Carbon dating test

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Additional complications come from the burning of fossil fuels such as coal and oil, and from the above-ground nuclear tests done in the 1950s and 1960s.(Editor's Note: I am very pleased to make this collection of articles and letters available on this website and wish to thank the following organizations and individuals for granting permission to reprint their materials: the Biblical Archaeology Society and Bridget Young, its Executive Director, Gary Vikan, Walter C. Albert Dreisbach, Mark Guscin, Joseph Marino, Emanuela Marinelli, Gino Zaninotto, Dr. Mc Crone - Sidebar to Original Article Letters to the Editor - Reader responses published by Biblical Archaeology Review Deconstructing the "Debunking" of the Shroud by Daniel Scavone and an international group of researchers - Previously unpublished responses to the article Comments on the Radiocarbon Dating of the Turin Shroud by Dr.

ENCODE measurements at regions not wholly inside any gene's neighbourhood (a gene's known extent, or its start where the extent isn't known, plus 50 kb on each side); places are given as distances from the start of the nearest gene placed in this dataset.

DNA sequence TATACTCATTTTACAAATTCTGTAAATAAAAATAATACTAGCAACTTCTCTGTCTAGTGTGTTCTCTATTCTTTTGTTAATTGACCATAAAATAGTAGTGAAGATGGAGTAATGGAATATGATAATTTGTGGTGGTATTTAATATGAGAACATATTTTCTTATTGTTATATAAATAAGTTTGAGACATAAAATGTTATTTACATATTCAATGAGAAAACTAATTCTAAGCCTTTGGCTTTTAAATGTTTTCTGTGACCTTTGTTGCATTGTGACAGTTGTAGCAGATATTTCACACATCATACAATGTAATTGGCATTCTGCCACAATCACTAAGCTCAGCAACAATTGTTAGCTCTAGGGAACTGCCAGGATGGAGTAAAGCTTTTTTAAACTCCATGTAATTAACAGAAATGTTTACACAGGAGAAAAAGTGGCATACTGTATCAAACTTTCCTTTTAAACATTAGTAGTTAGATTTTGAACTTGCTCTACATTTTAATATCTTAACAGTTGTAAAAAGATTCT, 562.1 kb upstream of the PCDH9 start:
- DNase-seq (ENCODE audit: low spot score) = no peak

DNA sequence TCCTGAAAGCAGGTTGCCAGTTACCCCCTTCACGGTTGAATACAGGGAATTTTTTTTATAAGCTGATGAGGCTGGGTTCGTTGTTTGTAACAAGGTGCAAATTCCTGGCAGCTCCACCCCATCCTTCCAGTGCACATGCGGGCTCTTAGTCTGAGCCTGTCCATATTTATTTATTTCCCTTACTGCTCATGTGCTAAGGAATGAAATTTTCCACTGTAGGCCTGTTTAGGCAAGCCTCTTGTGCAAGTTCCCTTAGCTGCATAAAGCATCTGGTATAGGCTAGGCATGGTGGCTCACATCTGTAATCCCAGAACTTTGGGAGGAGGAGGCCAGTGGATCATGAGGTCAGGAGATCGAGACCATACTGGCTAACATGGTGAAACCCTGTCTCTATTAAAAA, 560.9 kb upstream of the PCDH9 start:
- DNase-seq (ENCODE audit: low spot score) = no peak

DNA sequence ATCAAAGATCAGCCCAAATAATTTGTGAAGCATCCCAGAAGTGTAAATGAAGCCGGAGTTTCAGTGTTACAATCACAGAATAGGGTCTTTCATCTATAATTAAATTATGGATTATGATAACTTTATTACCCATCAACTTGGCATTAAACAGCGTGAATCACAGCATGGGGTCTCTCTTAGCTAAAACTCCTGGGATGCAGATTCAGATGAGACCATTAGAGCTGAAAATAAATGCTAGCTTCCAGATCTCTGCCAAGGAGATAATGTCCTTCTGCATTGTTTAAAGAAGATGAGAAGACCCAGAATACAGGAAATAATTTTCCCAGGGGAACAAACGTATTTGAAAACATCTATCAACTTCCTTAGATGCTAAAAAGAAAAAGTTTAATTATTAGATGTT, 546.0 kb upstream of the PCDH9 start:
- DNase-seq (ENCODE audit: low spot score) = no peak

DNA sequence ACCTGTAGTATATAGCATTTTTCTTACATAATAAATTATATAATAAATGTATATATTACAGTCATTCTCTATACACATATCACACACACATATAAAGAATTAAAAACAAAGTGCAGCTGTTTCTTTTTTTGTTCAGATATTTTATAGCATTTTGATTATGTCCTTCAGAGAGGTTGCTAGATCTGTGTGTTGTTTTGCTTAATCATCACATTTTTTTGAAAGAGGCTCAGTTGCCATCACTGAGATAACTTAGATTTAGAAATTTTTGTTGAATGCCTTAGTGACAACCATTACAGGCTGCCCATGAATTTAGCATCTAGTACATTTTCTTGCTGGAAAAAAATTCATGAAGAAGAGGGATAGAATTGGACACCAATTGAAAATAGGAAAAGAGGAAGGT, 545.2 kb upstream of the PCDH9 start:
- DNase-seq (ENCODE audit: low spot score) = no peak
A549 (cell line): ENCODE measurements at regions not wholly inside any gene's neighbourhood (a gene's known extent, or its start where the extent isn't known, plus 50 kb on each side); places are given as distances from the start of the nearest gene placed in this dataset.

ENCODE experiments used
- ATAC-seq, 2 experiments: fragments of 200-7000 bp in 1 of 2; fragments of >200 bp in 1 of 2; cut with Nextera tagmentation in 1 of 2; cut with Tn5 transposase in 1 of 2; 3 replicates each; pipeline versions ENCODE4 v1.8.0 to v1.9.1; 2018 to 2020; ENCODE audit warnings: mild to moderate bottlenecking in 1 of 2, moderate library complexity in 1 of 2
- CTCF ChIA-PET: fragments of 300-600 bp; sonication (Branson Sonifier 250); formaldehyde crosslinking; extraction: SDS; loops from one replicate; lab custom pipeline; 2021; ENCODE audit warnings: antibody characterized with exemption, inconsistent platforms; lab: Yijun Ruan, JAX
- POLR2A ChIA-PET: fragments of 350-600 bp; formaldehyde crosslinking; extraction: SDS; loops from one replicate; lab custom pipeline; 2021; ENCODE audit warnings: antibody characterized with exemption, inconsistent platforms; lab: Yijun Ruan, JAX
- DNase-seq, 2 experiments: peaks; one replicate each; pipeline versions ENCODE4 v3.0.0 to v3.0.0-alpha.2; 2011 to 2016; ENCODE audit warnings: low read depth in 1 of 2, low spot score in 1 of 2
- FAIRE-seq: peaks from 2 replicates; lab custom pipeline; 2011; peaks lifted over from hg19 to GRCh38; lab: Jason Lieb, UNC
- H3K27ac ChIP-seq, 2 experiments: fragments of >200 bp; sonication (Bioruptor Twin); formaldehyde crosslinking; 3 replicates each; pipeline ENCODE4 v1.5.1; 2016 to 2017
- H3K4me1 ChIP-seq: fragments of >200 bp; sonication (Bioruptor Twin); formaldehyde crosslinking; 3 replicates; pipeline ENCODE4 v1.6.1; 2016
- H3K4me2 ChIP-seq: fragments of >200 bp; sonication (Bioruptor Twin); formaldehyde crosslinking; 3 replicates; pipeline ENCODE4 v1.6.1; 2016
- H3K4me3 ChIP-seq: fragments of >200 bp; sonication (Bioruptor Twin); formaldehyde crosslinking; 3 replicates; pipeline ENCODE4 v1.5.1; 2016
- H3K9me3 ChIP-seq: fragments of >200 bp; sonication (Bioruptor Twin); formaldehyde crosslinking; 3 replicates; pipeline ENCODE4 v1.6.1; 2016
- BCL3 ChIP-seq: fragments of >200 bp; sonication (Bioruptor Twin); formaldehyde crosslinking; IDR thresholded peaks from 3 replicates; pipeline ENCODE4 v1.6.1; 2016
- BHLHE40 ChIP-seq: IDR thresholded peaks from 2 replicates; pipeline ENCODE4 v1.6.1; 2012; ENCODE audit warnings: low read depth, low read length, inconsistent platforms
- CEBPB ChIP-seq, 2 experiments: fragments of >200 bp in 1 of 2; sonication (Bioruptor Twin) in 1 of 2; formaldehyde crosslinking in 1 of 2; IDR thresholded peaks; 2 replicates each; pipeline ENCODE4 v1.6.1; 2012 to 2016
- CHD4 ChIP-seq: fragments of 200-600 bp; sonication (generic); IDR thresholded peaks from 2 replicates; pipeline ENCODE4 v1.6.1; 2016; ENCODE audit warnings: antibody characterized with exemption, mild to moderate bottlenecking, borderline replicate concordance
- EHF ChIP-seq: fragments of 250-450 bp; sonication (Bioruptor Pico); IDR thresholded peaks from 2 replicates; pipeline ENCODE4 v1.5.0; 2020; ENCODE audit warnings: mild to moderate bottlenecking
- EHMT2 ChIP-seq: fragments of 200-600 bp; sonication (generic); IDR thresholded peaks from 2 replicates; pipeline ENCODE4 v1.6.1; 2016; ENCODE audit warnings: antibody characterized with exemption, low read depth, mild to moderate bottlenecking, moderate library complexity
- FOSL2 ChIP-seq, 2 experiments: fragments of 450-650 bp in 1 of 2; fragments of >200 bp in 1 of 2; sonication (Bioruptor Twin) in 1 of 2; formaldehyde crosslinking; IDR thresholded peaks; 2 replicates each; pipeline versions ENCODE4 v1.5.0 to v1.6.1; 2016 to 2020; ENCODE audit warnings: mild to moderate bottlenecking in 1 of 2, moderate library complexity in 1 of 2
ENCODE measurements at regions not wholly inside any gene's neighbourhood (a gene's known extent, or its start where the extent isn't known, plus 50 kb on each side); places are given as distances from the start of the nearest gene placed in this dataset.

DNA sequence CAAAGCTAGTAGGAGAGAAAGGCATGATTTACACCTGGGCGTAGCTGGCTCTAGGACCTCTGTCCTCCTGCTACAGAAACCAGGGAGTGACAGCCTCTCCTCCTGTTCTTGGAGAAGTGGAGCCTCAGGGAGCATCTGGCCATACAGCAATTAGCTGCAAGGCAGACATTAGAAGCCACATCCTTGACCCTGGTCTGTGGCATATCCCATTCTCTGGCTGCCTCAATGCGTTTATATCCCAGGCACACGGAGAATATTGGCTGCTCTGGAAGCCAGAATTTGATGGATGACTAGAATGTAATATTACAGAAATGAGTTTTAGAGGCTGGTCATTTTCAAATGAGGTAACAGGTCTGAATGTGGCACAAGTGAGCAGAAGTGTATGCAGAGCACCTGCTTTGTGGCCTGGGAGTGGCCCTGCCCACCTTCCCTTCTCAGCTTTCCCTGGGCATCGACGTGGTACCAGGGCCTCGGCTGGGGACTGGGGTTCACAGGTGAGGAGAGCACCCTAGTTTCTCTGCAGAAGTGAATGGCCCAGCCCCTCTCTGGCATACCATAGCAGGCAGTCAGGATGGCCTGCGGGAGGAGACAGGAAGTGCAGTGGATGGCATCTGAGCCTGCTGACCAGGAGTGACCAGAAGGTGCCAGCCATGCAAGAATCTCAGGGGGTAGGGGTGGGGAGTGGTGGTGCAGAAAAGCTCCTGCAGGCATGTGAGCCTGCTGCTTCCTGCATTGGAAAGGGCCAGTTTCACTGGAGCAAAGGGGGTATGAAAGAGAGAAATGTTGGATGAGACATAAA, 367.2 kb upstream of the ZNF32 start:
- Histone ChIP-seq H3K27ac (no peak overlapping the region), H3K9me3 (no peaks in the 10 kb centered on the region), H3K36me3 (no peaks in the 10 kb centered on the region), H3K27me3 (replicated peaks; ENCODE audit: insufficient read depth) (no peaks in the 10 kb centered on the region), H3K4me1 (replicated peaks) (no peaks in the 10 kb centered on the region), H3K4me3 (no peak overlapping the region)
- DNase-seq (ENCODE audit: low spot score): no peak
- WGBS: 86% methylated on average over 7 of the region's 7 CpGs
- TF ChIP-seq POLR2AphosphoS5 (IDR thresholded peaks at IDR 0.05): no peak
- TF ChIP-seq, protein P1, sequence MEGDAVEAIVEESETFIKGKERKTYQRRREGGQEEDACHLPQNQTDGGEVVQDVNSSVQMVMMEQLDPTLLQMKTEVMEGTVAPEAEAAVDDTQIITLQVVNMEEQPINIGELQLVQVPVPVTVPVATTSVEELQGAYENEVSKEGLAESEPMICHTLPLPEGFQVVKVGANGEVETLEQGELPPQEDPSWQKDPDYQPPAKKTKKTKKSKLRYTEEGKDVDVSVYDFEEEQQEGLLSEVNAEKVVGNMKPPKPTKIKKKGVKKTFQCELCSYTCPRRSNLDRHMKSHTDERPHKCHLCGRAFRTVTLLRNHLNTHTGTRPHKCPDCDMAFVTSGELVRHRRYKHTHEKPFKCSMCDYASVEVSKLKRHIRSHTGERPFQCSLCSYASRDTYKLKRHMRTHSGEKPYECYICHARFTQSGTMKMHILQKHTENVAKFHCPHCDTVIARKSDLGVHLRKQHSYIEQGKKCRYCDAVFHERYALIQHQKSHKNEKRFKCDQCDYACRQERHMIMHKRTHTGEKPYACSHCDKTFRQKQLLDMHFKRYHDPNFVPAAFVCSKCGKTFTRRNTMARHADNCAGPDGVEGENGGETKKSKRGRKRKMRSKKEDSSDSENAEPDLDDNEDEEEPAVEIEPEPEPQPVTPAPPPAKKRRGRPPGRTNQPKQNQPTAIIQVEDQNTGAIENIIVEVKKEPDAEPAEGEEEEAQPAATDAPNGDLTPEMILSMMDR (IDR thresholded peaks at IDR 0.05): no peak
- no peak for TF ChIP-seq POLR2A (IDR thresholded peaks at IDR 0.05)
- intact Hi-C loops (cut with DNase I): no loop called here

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American physical chemist Willard Libby led a team of scientists in the post World War II era to develop a method that measures radiocarbon activity.

Question: "Is carbon dating a reliable method for determining the age of things?

" Answer: Carbon dating, or radiocarbon dating, like any other laboratory testing technique, can be extremely reliable, so long as all of the variables involved are controlled and understood.

Libby received the Nobel Prize in Chemistry for his work in 1960.

The radiocarbon dating method is based on the fact that radiocarbon is constantly being created in the atmosphere by the interaction of cosmic rays with atmospheric nitrogen.

Several factors affect radiocarbon test results, not all of which are easy to control objectively.

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